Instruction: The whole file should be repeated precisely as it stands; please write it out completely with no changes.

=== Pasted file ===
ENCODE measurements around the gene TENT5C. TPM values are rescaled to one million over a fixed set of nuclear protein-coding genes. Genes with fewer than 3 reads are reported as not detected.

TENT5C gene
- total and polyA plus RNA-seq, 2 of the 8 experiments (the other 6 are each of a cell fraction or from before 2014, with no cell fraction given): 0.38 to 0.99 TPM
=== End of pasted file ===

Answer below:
ENCODE measurements around the gene TENT5C. TPM values are rescaled to one million over a fixed set of nuclear protein-coding genes. Genes with fewer than 3 reads are reported as not detected.

TENT5C gene
- total and polyA plus RNA-seq, 2 of the 8 experiments (the other 6 are each of a cell fraction or from before 2014, with no cell fraction given): 0.38 to 0.99 TPM